The documents are marked as “preliminary” and “not for public disclosure,” but several teams building in the nascent re-staking ecosystem say they are already discussing integration with Symbiotic (including active verification services and liquidity re-staking services based on EigenLayer).

New Kids in Town

Lido made a splash in the DeFi space a few years ago when it developed a protocol that allowed users to stake cryptocurrencies on Ethereum (essentially locking them up) but still receive a token called “stETH” for trading. The project has proven so popular that it is now the largest DeFi protocol on Ethereum, with $27 billion worth of deposits. It has gained such an important position that some participants are concerned about the operational risks posed by Lido’s super influence.

But recently, Lido has been struggling with a decline in market share as users have moved their assets to EigenLayer, which allows users to re-stake Ethereum’s native token, ETH, to help secure other networks. EigenLayer is one of the most successful projects in the crypto space in recent years, attracting about $16 billion in deposits since it opened to investors last year.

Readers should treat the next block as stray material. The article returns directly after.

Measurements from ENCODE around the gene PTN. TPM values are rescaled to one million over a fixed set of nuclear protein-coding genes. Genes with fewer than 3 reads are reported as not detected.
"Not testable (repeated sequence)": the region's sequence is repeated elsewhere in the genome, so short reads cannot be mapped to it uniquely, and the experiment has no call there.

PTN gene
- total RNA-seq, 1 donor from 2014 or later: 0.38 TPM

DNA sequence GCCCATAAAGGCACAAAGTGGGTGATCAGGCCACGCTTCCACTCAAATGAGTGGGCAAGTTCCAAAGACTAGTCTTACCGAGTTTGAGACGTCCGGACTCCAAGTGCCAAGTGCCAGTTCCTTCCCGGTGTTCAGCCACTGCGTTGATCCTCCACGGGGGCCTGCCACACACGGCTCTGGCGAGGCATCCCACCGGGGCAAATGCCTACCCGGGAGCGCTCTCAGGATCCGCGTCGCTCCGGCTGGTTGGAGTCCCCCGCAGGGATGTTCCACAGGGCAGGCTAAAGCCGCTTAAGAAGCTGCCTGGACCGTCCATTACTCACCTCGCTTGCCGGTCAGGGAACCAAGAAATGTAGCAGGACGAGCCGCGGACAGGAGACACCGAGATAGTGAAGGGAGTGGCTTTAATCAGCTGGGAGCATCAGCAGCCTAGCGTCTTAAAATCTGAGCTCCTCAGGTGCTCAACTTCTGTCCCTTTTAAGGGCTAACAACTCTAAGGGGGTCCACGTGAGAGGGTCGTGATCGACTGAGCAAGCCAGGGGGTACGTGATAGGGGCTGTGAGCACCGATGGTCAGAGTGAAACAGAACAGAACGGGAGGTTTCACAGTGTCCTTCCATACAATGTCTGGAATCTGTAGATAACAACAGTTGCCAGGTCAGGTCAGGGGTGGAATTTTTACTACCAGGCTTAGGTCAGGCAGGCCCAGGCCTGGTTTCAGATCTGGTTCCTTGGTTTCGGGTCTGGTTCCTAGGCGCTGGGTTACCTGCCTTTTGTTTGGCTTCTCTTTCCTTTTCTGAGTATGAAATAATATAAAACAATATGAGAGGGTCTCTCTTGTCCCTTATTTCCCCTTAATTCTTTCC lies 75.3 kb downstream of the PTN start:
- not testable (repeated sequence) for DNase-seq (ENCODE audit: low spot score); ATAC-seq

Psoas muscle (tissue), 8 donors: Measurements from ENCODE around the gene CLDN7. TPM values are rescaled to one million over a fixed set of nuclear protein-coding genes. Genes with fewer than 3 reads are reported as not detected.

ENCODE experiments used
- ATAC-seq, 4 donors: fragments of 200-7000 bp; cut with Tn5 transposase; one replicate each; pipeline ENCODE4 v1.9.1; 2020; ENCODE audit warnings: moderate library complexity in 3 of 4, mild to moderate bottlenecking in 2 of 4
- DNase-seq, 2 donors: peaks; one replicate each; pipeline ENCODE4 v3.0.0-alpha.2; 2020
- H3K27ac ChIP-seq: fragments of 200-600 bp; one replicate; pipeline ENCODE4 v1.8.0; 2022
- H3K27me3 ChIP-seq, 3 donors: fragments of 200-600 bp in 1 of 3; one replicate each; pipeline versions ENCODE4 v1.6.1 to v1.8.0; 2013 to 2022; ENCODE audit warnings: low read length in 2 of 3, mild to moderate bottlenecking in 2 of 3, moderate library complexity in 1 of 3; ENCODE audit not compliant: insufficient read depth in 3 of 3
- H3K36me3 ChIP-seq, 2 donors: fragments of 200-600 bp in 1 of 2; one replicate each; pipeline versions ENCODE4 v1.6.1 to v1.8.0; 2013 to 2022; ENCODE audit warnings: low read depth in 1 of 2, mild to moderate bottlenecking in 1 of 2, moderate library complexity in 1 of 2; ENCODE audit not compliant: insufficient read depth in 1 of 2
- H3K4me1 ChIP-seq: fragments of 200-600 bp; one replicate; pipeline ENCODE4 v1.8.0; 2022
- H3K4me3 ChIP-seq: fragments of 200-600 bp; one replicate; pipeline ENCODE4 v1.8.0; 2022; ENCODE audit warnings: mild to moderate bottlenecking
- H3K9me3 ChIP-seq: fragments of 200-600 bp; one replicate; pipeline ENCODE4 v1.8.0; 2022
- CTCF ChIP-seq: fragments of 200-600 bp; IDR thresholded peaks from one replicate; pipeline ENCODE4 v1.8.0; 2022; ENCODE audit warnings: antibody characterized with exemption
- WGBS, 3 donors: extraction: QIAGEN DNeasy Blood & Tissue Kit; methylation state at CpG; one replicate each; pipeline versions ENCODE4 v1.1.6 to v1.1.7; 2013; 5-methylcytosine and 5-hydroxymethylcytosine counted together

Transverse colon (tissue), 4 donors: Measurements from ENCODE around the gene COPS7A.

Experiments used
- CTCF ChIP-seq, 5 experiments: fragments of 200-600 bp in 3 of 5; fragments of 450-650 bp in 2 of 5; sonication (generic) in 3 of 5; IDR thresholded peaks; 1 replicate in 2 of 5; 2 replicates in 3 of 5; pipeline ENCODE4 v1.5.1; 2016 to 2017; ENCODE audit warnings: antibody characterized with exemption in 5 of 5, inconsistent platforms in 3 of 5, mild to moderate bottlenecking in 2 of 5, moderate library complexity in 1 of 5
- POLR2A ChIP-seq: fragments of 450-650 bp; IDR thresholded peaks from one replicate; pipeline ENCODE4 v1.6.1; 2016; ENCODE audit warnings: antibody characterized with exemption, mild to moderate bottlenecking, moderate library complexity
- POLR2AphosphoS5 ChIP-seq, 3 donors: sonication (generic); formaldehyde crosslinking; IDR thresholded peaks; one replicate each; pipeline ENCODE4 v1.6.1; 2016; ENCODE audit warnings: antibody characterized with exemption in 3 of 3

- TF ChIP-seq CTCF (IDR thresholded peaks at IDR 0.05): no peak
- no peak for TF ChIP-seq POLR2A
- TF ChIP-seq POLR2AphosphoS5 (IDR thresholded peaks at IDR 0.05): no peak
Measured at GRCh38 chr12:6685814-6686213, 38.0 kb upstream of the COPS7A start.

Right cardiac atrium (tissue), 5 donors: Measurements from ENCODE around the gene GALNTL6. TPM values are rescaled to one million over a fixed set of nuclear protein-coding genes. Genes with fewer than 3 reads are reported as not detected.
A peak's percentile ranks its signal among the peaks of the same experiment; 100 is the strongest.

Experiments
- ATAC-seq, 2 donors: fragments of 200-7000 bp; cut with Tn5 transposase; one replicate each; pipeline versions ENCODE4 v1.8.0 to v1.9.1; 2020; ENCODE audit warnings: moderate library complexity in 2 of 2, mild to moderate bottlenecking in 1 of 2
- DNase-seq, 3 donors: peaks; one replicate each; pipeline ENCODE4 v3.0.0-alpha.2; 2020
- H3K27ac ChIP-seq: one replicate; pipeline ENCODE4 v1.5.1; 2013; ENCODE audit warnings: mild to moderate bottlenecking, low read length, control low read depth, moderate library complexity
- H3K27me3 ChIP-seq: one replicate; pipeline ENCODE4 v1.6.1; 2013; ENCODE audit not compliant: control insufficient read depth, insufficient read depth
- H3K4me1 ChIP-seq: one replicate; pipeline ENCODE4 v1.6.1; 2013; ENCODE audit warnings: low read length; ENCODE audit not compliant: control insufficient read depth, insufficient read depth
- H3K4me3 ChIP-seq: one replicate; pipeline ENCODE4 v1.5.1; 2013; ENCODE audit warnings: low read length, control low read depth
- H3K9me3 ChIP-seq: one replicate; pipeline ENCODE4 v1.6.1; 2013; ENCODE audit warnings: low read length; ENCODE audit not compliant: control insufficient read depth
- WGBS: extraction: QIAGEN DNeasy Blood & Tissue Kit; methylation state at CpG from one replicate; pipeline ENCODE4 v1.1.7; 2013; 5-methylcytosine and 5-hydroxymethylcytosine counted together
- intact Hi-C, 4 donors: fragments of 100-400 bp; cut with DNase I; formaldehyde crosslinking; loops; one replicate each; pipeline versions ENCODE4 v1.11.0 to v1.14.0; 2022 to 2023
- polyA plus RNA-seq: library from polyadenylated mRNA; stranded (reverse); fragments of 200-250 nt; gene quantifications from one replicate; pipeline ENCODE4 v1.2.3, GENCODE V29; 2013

Similar to EigenLayer, Symbiotic will provide a scheme called Active Validation Services (AVS) for decentralized applications to collectively ensure each others security. Users will be able to re-stake their assets stored in other crypto protocols to help secure these AVSs (whether Rollups, interoperability infrastructure, or oracles) in exchange for rewards.